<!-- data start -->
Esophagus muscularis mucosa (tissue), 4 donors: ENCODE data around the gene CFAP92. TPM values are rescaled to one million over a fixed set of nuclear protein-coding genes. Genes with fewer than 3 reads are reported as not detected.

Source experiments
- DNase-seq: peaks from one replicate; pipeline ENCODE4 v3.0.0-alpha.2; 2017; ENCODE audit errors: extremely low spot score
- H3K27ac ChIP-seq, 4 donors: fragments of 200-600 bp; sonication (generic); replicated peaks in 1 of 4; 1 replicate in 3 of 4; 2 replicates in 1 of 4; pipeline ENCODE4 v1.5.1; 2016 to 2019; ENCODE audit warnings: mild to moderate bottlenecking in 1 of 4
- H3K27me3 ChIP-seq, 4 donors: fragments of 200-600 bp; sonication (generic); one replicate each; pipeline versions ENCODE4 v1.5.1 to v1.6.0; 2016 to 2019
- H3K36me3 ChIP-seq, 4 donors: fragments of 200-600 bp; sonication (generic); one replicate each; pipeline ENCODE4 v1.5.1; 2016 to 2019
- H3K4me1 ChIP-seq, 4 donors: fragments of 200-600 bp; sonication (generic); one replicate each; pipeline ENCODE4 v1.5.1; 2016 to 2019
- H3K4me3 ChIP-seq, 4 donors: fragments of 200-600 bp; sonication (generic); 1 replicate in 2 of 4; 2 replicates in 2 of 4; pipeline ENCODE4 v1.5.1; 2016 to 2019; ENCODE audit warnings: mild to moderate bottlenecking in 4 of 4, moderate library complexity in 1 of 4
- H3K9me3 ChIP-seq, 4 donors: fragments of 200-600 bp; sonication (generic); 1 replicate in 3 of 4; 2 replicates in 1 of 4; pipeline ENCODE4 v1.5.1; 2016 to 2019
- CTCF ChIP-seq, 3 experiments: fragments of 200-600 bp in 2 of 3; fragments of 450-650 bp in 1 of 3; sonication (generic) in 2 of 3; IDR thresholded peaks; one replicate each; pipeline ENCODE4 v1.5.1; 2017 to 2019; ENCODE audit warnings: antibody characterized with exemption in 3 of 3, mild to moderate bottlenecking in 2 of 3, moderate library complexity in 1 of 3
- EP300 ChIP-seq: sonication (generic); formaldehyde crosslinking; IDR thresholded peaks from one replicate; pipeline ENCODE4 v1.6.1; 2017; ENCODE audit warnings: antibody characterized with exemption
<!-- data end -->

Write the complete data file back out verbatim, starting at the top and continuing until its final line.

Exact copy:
Esophagus muscularis mucosa (tissue), 4 donors: ENCODE data around the gene CFAP92. TPM values are rescaled to one million over a fixed set of nuclear protein-coding genes. Genes with fewer than 3 reads are reported as not detected.

Source experiments
- DNase-seq: peaks from one replicate; pipeline ENCODE4 v3.0.0-alpha.2; 2017; ENCODE audit errors: extremely low spot score
- H3K27ac ChIP-seq, 4 donors: fragments of 200-600 bp; sonication (generic); replicated peaks in 1 of 4; 1 replicate in 3 of 4; 2 replicates in 1 of 4; pipeline ENCODE4 v1.5.1; 2016 to 2019; ENCODE audit warnings: mild to moderate bottlenecking in 1 of 4
- H3K27me3 ChIP-seq, 4 donors: fragments of 200-600 bp; sonication (generic); one replicate each; pipeline versions ENCODE4 v1.5.1 to v1.6.0; 2016 to 2019
- H3K36me3 ChIP-seq, 4 donors: fragments of 200-600 bp; sonication (generic); one replicate each; pipeline ENCODE4 v1.5.1; 2016 to 2019
- H3K4me1 ChIP-seq, 4 donors: fragments of 200-600 bp; sonication (generic); one replicate each; pipeline ENCODE4 v1.5.1; 2016 to 2019
- H3K4me3 ChIP-seq, 4 donors: fragments of 200-600 bp; sonication (generic); 1 replicate in 2 of 4; 2 replicates in 2 of 4; pipeline ENCODE4 v1.5.1; 2016 to 2019; ENCODE audit warnings: mild to moderate bottlenecking in 4 of 4, moderate library complexity in 1 of 4
- H3K9me3 ChIP-seq, 4 donors: fragments of 200-600 bp; sonication (generic); 1 replicate in 3 of 4; 2 replicates in 1 of 4; pipeline ENCODE4 v1.5.1; 2016 to 2019
- CTCF ChIP-seq, 3 experiments: fragments of 200-600 bp in 2 of 3; fragments of 450-650 bp in 1 of 3; sonication (generic) in 2 of 3; IDR thresholded peaks; one replicate each; pipeline ENCODE4 v1.5.1; 2017 to 2019; ENCODE audit warnings: antibody characterized with exemption in 3 of 3, mild to moderate bottlenecking in 2 of 3, moderate library complexity in 1 of 3
- EP300 ChIP-seq: sonication (generic); formaldehyde crosslinking; IDR thresholded peaks from one replicate; pipeline ENCODE4 v1.6.1; 2017; ENCODE audit warnings: antibody characterized with exemption